Employment Law Update: Austin Wage Theft Ordinance

Austin is primed to become the third city in Texas to adopt a Wage Theft Ordinance, following Houston in 2013 and El Paso in 2015. The Austin City Council, which passed a resolution at the beginning of the year ordering the city’s Office of Civil Rights (OCR) to develop a proposed Ordinance, is scheduled to consider OCR’s final proposed Ordinance during the Council’s meeting this Thursday, Dec. 1. OCR held a handful of public comment and discussion sessions over the past few months as it worked through draft proposals. Cokinos | Young attorneys Shannon Gatlin and Wilson Stoker, along with representatives of Associated General Contractors and Associated Builders & Contractors, attended these sessions to advocate on behalf of the construction industry and protect the interests of contractors. 

Cokinos | Young and industry representatives succeeded in securing some meaningful improvements to the version to be presented to the City Council. As a result of the efforts of industry advocates and Cokinos | Young, the Ordinance being presented for passage appears to strike a reasonable balance of protecting workers from wage theft while also insulating employers who run their businesses in a professional manner from unfounded claims or penalties.

The full draft of the Ordinance submitted to the City Council is available to review here. Some of the most noteworthy provisions are as follows:

  • Current definition of “wage theft” appears to require intentionally or knowingly failing to pay proper wages.
  • Current definition of “wage theft adjudication” does not include settlements reached in wage-and-hour disputes, decisions made by a private arbitrator, or court rulings that an employer violated the pay provisions of the federal Fair Labor Standards Act (FLSA). OCR has indicated, however, that the failure to include adverse FLSA rulings by a court was an oversight and the Ordinance is likely to be revised to include such rulings in this definition.
  • Enforcement of the Ordinance is to be spearheaded by a Wage Theft Coordinator, who will be hired as a full-time city employee. This Coordinator is authorized to promulgate rules and regulations to effectuate the Ordinance, with those rules and regulations subject to the standard notice-and-comment procedures of similar local government rules and regulations.
  • The Wage Theft Coordinator appears to only be authorized to investigate wage theft claims related to wages to be paid under a contract with the city, but also appears to have authority to refer any complaints (including those not involving city contracts) to “an appropriate investigative and enforcement authority” like the Texas Workforce Commission or U.S. Department of Labor.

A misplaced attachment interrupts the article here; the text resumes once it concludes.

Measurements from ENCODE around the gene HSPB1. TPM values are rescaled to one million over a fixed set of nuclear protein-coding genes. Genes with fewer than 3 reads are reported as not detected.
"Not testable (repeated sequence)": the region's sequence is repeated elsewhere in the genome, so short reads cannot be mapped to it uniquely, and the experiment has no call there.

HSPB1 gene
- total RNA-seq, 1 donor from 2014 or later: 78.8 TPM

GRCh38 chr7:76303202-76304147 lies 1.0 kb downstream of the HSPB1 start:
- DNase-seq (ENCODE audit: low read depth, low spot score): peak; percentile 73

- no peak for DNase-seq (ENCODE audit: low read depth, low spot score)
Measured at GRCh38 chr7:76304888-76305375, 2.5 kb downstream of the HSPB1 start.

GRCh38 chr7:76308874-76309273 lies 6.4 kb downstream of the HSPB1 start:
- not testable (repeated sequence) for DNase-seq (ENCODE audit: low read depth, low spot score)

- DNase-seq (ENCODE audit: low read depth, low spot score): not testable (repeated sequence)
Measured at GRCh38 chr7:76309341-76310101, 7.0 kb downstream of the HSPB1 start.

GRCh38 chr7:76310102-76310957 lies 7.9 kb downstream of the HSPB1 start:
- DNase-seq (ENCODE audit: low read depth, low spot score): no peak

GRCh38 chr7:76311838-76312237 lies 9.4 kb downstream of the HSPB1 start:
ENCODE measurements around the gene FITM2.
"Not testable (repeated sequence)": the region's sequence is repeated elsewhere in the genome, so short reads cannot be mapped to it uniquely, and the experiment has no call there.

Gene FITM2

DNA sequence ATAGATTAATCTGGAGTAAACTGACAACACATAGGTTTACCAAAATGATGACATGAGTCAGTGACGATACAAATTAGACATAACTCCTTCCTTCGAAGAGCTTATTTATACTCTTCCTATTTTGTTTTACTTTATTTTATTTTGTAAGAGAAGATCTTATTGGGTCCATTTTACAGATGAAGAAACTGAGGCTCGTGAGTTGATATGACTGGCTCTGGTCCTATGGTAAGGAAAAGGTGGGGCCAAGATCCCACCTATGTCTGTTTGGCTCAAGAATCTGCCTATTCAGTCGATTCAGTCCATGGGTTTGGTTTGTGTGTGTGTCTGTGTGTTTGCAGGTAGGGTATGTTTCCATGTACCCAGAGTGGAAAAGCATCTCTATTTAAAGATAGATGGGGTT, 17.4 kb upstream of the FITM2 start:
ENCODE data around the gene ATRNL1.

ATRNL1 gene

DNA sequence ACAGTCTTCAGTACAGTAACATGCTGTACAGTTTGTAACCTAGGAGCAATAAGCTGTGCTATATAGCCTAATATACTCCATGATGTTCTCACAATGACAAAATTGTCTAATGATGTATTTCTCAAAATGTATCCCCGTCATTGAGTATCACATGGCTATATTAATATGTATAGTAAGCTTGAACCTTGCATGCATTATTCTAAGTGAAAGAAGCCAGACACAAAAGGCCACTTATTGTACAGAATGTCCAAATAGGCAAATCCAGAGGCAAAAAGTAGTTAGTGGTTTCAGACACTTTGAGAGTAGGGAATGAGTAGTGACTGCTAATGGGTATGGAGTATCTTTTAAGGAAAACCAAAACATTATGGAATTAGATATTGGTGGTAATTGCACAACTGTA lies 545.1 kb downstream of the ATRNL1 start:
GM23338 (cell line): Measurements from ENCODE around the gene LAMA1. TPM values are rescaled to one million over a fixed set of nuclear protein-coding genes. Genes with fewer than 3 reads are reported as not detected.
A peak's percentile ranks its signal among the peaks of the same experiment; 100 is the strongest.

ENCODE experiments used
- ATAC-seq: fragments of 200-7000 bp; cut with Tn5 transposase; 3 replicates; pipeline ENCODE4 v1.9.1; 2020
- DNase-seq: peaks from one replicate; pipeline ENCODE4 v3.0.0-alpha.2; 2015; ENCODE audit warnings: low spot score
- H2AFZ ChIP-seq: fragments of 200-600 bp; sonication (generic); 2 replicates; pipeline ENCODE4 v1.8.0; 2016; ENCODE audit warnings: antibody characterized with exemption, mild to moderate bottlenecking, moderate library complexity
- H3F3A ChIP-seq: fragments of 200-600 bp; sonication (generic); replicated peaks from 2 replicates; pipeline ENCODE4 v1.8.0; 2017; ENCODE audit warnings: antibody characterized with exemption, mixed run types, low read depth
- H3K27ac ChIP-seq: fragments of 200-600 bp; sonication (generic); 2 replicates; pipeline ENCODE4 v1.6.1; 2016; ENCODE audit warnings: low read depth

• Creates a publicly available Wage Theft Database identifying employers within Austin with a record of wage theft adjudication as determined under the Ordinance. Employers will receive written notice and 30 days from the sending of the notice to protest their proposed inclusion in the Database. If the finding of wage theft adjudication is found to be warranted and is not otherwise overturned, the employer shall remain on the Database for 5 years. Though not spelled out in the Ordinance, OCR indicated the Database will likely be made available online and possibly in Spanish and other languages in addition to English.
  • Complaints are encouraged – but not required – to include all of the following: (1) worker’s full name; (2) employer’s identity; (3) date(s) wages were earned; (4) date(s) wages were to be paid; (5) amount allegedly unpaid; (6) brief description of work performed; and (7) whether written demand for payment was sent to employer.
  • Employers in the Database are barred from obtaining contracts to perform work for the City of Austin and may also have any existing contracts with the city canceled. Employers declared ineligible for city contracts can seek reinstatement by applying to the Wage Theft Coordinator.
  • Retaliation against individuals for filing a complaint under the Ordinance is prohibited, with complaints investigated and employers penalized in the same manner as for complaints of wage theft under the Ordinance.

About Cokinos | Young

Cokinos | Young has led Texas construction and real estate law for over three decades. And today, our 100+ dedicated professionals operate coast to coast and proudly handle all aspects of construction law for owner/developers, project managers, general contractors, design professionals, subcontractors, sureties, and lenders. We provide both dispute resolution and transactional services to clients through all phases of commercial, industrial, pipeline, offshore, civil, and residential construction. Our reputation was built on relentless commitment to client service and the industries we serve, and that remains our primary driver. Dedicated. Resilient. Expertise. That’s Cokinos | Young. Learn more at cokinoslaw.com.

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